NAICU Washington Update

Introduction by Barbara K. Mistick

September 23, 2022

Dear Colleague:

I hope the start to your academic year has been smooth, safe, and successful and as close to pre-pandemic normality as possible. In another example of things returning to their pre-pandemic ways, the NAICU staff and I are beginning to see our own signs that some of the events, meetings, and other gatherings we used to take for granted are once again being held in-person. 

Last week, I joined our colleagues in Texas to attend the annual meeting of the Independent Colleges and Universities of Texas, their first in-person meeting since 2019. Earlier this week, I was in Virginia meeting with presidents and hosted by Robert Lambeth, the president of the Council of Independent Colleges in Virginia (CICV). Robert, who has been a steadfast supporter of private, nonprofit higher education, recently announced his retirement after 40 years as the president of CICV.

This week also saw the return of the annual dinner and celebration hosted by the Committee for Education Funding (CEF). Emmanual Guillory, NAICU’s director of student and institutional aid policy, is the current president of CEF’s board of directors and emceed the event, which is the largest annual gathering of the entire Washington, DC education community (pre-K; K-12, special needs, post-secondary education and more), including elected officials and key congressional staff.

Being in person is so rewarding and energizing to our work. So, while it’s not quite business as usual in all aspects, we do seem to be inching closer and closer.

A key topic during many of these recent meetings is President Biden’s plan to forgive student debt. I know there are many questions that remain to be answered and details to be worked out. This week’s Washington Update covers the loan forgiveness plan from all angles, with four stories showing the actions taking place on Capitol Hill in the House, including that the Congressional Budget Office is looking at the potential costs of the initiative. As you’ll see from the reporting, the partisan positions on the issue are beginning to emerge and become clearer.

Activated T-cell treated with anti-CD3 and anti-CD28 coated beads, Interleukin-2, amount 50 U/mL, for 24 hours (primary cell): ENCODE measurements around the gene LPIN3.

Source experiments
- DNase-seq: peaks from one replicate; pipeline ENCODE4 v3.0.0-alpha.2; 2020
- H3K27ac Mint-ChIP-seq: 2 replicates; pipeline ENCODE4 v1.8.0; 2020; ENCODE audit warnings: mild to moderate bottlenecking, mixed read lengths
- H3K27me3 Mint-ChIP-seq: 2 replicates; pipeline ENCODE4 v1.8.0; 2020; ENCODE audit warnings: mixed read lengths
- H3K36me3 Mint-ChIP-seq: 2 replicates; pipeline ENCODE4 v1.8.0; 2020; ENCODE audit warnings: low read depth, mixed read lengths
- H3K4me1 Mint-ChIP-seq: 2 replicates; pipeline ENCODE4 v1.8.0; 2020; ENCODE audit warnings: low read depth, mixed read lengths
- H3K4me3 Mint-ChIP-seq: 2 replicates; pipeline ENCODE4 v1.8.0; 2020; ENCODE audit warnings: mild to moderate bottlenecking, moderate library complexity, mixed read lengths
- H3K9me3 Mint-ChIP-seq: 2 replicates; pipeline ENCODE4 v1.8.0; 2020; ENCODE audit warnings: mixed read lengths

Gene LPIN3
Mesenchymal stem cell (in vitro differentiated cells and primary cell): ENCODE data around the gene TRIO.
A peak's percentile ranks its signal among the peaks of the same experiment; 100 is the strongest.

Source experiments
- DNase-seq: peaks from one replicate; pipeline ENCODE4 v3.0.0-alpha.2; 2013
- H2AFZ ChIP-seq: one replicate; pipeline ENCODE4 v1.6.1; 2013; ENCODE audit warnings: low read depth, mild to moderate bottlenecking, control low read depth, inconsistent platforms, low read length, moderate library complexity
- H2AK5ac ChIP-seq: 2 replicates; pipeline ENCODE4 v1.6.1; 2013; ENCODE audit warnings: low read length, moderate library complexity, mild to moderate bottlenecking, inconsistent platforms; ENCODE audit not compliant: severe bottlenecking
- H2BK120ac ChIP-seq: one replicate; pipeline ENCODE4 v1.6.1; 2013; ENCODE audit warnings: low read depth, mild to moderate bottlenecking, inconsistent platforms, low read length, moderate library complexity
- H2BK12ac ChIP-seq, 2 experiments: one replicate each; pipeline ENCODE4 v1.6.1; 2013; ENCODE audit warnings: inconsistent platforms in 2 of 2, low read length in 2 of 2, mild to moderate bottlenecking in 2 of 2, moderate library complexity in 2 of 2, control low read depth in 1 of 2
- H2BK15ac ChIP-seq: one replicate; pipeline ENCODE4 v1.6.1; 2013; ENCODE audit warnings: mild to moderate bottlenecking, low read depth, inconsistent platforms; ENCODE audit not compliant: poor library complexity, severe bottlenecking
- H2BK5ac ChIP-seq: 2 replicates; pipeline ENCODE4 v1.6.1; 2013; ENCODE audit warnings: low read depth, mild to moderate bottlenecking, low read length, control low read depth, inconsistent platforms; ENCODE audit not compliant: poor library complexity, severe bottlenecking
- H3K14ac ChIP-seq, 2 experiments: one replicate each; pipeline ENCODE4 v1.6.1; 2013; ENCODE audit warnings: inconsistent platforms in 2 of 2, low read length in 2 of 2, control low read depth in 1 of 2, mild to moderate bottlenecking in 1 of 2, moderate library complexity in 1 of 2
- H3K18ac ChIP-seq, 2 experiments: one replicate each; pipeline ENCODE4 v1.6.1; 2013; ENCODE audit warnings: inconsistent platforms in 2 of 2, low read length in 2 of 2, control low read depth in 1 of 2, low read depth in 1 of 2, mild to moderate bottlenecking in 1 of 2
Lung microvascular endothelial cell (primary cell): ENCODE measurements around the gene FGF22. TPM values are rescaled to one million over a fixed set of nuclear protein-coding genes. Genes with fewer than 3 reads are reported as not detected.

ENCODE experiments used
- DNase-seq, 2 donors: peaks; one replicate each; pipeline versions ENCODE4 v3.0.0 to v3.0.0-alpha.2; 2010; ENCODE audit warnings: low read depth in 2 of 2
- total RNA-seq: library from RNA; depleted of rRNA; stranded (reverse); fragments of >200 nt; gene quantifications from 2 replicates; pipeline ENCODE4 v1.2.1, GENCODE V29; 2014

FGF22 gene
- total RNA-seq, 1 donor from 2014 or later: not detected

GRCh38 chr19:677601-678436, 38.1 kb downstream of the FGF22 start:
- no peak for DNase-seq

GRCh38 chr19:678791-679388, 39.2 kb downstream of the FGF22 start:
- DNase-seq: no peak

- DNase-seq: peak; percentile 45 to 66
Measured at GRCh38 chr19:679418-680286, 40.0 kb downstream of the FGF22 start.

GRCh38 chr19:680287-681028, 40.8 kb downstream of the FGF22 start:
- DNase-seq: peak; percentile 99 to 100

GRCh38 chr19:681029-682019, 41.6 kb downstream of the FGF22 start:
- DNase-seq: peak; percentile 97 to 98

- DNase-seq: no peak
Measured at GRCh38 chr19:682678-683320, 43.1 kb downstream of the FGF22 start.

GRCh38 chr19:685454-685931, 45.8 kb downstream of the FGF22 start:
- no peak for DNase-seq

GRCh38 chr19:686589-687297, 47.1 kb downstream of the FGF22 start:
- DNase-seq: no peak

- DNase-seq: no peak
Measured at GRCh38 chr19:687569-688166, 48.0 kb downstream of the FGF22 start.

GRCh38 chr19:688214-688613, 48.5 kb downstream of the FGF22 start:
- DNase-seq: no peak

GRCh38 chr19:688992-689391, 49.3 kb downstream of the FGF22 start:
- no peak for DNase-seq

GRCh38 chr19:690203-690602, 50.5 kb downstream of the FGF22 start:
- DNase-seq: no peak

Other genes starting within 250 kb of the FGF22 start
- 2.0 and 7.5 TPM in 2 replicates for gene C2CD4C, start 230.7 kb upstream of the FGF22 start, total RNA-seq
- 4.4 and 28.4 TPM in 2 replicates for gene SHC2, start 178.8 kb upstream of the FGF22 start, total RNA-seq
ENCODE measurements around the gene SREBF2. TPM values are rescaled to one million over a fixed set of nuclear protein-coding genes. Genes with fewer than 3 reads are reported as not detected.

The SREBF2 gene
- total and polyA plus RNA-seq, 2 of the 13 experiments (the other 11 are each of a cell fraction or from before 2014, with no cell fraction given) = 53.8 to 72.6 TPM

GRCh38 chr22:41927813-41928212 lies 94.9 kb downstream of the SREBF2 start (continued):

In other news, I am pleased to report that the Department of Education awarded Project SERV grants to NAICU member institutions Tougaloo College (release) and Fisk University (release). We are thankful to Tougaloo President Carmen J. Walters and Fisk President Frank L. Sims for the wonderful work they are doing on campus to lead their institutions through such difficult times. The grants were awarded in response to the bomb threats the campuses received earlier this year.

  • The Office of Federal Student Aid (FSA) recently released a draft of its five-year strategic plan. The plan includes the following strategic goals: (1) improve customer service and outcomes for students and borrowers; (2) advance equity and access to student financial assistance; (3) strengthen engagement and accountability for educational and financial institutions; (4) increase workforce and workplace capabilities; and (5) boost operational efficiency. Anyone interested in providing comments on the plan must do so by September 28.
Double Pell
As calls to double the Pell Grant grow, (Lois) Rice continues to receive praise for her efforts and their long-lasting influence. “They (Lois Rice and Sen. Claiborne Pell) didn’t necessarily set out to transform the landscape of higher education. But, as we reflect on the 50th anniversary of Pell, it is amazing to consider how profoundly they did just that.”

The passage above quotes Susan Rice, director of the Domestic Policy Council, and is excerpted from a story that ran earlier this week in The 19th profiling her mother, Lois Dickson Rice. Lois Rice has been called “the mother of the Pell Grant” for her work advocating for the policy in the 1970s. You may recall that NAICU posthumously honored Lois Rice with our Advocacy Award during last year’s annual meeting. The story also prominently features our own Sarah Flanagan, vice president for government affairs and policy development, who was instrumental in our efforts to recognize Lois Rice and who formerly worked for Sen. Pell. 

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